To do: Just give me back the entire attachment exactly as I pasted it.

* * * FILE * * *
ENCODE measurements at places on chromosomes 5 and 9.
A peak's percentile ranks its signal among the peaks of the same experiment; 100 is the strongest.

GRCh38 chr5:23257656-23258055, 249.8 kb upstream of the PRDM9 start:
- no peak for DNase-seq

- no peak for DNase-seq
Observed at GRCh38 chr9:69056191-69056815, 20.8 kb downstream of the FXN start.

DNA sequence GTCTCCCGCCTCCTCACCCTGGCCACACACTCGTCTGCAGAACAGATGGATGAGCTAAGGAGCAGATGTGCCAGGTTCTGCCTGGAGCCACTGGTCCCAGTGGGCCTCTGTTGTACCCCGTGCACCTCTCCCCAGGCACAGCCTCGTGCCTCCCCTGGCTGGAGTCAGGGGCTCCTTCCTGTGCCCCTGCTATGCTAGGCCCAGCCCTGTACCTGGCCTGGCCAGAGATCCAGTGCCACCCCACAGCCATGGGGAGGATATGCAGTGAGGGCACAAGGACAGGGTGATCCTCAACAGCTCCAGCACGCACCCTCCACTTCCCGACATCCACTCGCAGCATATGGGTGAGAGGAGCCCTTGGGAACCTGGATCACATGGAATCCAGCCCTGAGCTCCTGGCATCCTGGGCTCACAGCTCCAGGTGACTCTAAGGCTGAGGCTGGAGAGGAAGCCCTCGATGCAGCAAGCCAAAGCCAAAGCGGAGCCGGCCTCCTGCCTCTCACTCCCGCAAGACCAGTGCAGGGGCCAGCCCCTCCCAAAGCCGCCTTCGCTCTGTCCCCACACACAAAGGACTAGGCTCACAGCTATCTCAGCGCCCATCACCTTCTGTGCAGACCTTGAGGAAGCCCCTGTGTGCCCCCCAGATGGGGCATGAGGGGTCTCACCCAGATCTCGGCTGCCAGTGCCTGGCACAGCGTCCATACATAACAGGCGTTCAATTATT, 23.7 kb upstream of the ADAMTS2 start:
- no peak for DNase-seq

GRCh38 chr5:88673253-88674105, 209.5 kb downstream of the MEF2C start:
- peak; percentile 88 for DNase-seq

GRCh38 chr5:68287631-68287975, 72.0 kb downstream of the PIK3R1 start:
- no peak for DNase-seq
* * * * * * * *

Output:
ENCODE measurements at places on chromosomes 5 and 9.
A peak's percentile ranks its signal among the peaks of the same experiment; 100 is the strongest.

GRCh38 chr5:23257656-23258055, 249.8 kb upstream of the PRDM9 start:
- no peak for DNase-seq

- no peak for DNase-seq
Observed at GRCh38 chr9:69056191-69056815, 20.8 kb downstream of the FXN start.

DNA sequence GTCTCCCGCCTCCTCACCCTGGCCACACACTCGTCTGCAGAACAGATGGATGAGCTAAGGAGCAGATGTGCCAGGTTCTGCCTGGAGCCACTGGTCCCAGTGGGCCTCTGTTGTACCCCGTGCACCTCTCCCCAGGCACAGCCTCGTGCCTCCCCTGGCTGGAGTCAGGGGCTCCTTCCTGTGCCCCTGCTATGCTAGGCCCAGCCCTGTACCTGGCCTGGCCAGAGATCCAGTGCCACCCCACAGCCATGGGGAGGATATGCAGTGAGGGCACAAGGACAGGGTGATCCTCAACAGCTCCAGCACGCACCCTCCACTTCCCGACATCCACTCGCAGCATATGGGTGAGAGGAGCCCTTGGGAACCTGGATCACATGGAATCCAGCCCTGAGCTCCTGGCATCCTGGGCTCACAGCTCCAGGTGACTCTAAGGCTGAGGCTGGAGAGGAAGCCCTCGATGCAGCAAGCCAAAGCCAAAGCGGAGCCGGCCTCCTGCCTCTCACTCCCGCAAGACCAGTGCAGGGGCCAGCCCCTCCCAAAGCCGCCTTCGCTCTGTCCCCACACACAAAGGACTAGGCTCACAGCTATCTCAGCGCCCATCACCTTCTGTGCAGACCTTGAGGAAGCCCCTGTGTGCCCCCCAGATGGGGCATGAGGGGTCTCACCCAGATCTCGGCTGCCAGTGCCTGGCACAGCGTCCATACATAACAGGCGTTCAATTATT, 23.7 kb upstream of the ADAMTS2 start:
- no peak for DNase-seq

GRCh38 chr5:88673253-88674105, 209.5 kb downstream of the MEF2C start:
- peak; percentile 88 for DNase-seq

GRCh38 chr5:68287631-68287975, 72.0 kb downstream of the PIK3R1 start:
- no peak for DNase-seq